Chivuta - Why Zambian football is struggling

Chivuta - Why Zambian football is struggling
Zambia's Noah Chivuta and James Chamanga

by Helder Ribiero

Wednesday Oct 13, 2021. 13:00

In the first of a two-part interview with,  ex-Chipolopolo midfielder and 2012 AFCON  winner Noah Chivuta gives a very brutal analysis on Zambia’s flopped FIFA World Cup Qatar 2022 qualifying campaign.

Chipolopolo  bowed out of  the Qatar race with two games to spare on October 10 following a 1-1 home draw with Equatorial Guinea that saw Zambia collect 4 points from four games and unable to overhaul Group B leaders Tunisia who have 10 points.

The ex-Kabwe Warriors, Wits and SuperSport United midfielder believes Chipolopolo does not have the quality of players to mount any serious challenge for even AFCON qualification and that the problem is very deep rooted.

“Just to be honest, I know it is really heartbreaking at the rate the results are coming. I was in Zambia recently and I was watching some local league games. I particularly watched one game between Red Arrows and Green Buffaloes that Buffaloes won 2-1,” Chivuta said from his base in South Africa.

“You know the standard of football in the Zambian league is just not on that elite level. Even the basics for some players are really difficult like they never really went through any development or something like that.

“It is a worrying factor and if I didn’t know any player in the game I watched and I was asked to choose which players I can recommend for the national team I couldn’t choose one.

“But you would find there are four or five players from the two teams who play for the national team.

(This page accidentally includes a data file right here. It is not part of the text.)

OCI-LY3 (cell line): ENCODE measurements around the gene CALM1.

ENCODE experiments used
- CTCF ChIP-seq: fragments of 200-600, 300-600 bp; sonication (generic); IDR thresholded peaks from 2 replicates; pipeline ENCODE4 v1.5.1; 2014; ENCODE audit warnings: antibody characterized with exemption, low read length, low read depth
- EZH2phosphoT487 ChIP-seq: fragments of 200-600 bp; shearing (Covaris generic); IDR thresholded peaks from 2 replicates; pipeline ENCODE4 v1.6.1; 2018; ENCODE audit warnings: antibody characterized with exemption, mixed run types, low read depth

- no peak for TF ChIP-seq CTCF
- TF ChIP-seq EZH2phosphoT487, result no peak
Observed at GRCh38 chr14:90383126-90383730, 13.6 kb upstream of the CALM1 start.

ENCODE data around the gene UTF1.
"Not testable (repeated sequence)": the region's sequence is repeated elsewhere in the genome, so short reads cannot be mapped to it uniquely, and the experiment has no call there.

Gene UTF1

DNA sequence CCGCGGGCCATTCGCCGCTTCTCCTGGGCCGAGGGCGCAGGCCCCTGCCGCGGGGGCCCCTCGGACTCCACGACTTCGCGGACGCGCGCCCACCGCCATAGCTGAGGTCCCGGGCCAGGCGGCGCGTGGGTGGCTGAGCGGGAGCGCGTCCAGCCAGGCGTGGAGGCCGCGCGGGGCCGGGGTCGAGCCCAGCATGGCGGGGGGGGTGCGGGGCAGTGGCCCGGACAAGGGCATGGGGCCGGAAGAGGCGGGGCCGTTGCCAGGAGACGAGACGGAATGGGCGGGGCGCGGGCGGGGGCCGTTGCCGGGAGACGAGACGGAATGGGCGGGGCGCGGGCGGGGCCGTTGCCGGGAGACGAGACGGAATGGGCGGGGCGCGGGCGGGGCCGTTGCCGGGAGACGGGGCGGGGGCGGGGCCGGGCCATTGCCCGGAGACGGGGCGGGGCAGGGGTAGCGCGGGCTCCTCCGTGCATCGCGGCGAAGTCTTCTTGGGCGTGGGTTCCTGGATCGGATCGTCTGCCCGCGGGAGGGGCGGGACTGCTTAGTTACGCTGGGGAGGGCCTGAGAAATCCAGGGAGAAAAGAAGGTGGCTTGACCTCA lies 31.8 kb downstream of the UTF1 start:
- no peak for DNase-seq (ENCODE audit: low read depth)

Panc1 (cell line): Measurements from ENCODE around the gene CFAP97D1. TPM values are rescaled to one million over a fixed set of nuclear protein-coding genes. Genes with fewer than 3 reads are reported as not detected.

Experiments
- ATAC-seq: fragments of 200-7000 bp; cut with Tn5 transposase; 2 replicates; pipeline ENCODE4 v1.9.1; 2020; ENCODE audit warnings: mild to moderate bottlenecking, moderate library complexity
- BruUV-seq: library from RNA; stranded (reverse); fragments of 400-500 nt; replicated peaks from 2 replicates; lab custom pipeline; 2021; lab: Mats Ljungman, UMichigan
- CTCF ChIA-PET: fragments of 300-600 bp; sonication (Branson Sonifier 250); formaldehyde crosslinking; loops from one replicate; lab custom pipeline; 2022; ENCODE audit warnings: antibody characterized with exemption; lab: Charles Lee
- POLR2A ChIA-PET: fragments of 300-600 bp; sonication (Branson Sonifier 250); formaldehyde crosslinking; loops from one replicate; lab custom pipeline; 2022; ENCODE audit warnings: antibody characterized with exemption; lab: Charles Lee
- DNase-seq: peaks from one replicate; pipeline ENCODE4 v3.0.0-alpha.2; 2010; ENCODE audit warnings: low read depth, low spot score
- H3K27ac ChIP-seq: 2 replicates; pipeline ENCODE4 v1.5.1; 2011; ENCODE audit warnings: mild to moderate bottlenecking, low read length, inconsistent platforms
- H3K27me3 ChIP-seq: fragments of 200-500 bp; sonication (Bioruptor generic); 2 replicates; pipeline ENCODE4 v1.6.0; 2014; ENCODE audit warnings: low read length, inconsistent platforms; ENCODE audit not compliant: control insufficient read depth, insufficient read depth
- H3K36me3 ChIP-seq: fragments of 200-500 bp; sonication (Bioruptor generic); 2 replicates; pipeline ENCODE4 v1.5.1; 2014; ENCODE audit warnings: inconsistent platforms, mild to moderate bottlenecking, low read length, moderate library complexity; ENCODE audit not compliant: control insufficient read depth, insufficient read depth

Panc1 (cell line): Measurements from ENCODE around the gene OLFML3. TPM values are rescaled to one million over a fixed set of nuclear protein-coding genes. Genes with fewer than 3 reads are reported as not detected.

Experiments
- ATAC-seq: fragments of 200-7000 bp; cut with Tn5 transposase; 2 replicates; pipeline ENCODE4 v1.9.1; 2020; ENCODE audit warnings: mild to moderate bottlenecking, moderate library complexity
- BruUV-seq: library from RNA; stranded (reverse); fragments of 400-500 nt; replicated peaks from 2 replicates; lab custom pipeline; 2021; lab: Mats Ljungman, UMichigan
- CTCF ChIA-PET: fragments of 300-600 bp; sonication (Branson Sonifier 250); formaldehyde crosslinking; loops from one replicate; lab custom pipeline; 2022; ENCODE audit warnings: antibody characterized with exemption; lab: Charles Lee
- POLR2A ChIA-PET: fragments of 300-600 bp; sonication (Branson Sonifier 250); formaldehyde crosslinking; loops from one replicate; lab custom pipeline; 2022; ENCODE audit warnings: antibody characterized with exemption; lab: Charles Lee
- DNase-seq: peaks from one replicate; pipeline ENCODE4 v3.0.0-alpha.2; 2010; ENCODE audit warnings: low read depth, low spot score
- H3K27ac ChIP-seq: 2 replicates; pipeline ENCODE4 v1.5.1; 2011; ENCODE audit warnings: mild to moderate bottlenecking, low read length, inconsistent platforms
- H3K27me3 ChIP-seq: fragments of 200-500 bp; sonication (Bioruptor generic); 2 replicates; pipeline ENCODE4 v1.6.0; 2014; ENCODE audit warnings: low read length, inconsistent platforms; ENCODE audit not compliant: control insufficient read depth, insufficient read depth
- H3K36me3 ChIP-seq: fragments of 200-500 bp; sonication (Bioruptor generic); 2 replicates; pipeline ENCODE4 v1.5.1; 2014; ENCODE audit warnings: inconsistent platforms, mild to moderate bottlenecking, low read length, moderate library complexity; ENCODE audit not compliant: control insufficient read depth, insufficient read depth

“The standard of play is just a worrying factor and the same goes for the other games I watched.”

Chivuta said there is no silver bullet for Zambia’s current soccer malaises.

“So we can change as many coaches as we want, we can talk about and attack the FAZ president but this won’t change,” Chivuta said.

“Yes, the league is well run now and you shouldn’t misunderstand me on this one; by the standard of football I mean the players.

“The league is well run, there is a lot of money and the sponsorship is great but the players who are playing in the league are just not that hungry. OK, they are just not that national team material.

“From my own opinion, there are very few who can be outstanding and another thing is the core of our national team is also coming from the local league where the standards are so low and that is a worrying factor.”

Chivuta added that Zambia may have to make some difficult and painful decisions in the long-term before one can see a ray of light at the end of the tunnel.

“There was an African country that had the same problems and took a break for I think two years. Maybe we need to take a break too from international football and maybe remain with only continental club football because we really need to put our house in order and then come back stronger,” Chivuta said.

“So at the moment, even if we are crying now that we didn’t qualify to the World Cup, between you and me, are these the type of players that we want to send to the World Cup? What are we going to achieve?

“OK so let’s just say if everything was given to us on a silver platter and we qualified for the World Cup, do you want to go with these kind of players we have at the moment?

“What are we going to learn there? OK, we will break one history that we have finally qualified, yes, but we will also be breaking history for the wrong reasons when we go there like maybe by the score line we are going to get beaten by or maybe not scoring a goal at the World Cup or no shots on target. We don’t want that.”

Chivuta said Zambia must now start facing the harsh realities about its fallen status as a regional and continental powerhouse.”We just have to forget about this World Cup qualification. We are just not ready and we should just concentrate on building the team, which is a word I really don’t want to use because we have been rebuilding for a very long time,” Chivuta said.

“You know the blame would go to the coaches and the FAZ and whatever but I think we should just start from the bottom, the players and the clubs.”


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